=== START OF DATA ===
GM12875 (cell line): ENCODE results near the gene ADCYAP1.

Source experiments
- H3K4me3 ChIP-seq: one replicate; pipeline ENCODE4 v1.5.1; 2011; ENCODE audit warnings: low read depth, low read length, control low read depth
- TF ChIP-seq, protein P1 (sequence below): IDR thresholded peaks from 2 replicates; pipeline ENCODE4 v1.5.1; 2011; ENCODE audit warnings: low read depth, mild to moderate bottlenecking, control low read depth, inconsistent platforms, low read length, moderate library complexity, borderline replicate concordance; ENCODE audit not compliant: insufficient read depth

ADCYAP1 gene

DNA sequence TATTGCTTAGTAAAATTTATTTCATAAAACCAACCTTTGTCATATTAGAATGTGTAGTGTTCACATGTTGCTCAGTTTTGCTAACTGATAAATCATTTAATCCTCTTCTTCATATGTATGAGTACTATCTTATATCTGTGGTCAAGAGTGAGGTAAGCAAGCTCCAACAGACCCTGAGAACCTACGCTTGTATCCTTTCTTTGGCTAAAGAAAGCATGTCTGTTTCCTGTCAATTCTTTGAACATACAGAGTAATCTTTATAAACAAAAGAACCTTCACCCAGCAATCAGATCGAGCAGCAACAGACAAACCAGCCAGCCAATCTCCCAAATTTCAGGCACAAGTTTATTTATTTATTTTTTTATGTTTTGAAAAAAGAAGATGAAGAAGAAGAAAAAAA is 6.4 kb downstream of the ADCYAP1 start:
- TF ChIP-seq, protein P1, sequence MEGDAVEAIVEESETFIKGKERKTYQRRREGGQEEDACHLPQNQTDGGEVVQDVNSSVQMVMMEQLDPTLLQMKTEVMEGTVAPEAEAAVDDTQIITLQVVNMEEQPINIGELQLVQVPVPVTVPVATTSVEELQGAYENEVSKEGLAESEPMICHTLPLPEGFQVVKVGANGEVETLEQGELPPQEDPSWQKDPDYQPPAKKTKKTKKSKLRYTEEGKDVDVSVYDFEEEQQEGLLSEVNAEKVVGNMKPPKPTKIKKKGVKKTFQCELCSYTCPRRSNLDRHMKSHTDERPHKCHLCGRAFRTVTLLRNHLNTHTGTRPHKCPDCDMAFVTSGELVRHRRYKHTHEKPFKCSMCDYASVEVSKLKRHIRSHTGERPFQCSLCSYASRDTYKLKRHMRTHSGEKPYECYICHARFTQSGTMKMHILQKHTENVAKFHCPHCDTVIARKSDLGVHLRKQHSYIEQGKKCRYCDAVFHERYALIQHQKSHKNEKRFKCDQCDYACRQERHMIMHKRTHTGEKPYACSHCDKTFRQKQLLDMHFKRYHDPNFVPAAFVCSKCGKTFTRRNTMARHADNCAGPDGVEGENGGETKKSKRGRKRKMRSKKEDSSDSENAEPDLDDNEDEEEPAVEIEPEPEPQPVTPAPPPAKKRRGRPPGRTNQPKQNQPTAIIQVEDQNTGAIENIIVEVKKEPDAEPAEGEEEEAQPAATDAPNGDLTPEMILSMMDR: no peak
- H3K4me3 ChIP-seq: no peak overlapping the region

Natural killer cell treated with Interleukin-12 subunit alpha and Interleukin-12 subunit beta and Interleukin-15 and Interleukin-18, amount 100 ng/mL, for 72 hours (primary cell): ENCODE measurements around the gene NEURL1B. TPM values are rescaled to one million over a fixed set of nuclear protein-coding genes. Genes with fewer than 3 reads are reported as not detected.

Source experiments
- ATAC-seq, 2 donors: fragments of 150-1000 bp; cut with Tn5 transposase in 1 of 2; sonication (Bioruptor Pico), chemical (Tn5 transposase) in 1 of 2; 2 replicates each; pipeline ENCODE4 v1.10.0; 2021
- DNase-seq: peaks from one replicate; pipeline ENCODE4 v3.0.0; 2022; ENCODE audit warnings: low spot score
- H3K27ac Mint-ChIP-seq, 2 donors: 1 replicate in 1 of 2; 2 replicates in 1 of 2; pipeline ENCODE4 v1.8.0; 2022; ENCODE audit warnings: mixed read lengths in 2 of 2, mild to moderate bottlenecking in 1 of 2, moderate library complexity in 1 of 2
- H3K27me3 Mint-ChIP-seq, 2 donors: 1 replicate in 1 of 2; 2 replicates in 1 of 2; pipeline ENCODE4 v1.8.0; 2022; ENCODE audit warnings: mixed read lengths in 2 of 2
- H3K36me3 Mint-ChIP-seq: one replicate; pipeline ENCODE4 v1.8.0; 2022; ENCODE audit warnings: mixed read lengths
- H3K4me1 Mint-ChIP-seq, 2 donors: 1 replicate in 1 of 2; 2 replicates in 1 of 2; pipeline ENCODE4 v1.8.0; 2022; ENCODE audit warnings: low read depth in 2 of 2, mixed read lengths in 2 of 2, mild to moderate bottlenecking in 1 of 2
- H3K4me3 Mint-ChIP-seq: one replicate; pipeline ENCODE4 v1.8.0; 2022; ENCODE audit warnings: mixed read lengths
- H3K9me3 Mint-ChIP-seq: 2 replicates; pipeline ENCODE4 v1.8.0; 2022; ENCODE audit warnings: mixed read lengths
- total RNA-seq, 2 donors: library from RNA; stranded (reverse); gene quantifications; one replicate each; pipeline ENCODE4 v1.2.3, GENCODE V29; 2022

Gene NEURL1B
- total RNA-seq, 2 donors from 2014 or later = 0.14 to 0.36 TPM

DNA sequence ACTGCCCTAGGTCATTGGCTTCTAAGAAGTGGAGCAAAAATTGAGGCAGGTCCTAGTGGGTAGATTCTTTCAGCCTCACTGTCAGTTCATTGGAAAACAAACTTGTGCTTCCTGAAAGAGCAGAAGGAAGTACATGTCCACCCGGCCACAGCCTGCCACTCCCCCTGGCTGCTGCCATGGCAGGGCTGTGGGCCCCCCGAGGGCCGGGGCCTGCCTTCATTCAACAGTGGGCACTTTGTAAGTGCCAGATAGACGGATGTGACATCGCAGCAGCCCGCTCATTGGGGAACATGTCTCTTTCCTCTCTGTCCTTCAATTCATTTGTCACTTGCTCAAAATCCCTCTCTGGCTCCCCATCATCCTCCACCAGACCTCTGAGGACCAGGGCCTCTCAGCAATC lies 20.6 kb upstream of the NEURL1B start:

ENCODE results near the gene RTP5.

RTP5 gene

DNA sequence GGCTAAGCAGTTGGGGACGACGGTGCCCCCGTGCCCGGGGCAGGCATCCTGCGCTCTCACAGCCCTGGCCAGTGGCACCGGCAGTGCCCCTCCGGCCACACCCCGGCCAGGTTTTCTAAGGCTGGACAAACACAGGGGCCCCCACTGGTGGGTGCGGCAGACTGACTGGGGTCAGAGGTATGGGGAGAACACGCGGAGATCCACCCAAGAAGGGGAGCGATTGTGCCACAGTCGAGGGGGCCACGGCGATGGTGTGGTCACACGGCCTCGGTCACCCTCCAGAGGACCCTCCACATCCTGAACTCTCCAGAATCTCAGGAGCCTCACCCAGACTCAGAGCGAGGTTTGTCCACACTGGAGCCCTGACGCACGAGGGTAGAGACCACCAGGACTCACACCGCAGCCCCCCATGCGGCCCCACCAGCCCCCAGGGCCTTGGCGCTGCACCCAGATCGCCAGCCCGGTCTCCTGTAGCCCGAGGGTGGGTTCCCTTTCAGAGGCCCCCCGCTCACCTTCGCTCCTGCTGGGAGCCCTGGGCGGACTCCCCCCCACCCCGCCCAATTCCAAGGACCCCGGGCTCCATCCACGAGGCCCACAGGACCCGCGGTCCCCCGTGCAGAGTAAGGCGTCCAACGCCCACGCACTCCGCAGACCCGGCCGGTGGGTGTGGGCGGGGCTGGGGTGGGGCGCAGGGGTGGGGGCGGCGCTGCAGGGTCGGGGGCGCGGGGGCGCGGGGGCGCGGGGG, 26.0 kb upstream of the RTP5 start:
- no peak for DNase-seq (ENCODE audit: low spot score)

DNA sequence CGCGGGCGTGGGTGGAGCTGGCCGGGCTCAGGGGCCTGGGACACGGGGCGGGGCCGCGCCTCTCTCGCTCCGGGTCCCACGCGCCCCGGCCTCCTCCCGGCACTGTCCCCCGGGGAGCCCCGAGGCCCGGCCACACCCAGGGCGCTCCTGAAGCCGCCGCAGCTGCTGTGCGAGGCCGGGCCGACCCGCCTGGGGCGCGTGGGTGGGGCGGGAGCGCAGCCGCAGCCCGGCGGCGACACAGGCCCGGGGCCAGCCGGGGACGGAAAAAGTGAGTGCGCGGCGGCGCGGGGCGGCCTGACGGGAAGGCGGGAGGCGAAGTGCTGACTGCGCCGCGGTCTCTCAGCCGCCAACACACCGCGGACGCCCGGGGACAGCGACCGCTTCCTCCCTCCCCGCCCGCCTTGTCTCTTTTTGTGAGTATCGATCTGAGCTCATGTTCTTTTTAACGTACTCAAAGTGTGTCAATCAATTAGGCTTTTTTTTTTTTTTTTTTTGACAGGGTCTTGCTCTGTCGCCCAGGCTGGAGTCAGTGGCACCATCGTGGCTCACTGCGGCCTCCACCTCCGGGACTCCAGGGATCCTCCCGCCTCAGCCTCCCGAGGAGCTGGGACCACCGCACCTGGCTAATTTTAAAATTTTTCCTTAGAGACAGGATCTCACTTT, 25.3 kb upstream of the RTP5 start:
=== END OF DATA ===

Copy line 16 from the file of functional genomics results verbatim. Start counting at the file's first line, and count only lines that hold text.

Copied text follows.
- H3K4me1 Mint-ChIP-seq, 2 donors: 1 replicate in 1 of 2; 2 replicates in 1 of 2; pipeline ENCODE4 v1.8.0; 2022; ENCODE audit warnings: low read depth in 2 of 2, mixed read lengths in 2 of 2, mild to moderate bottlenecking in 1 of 2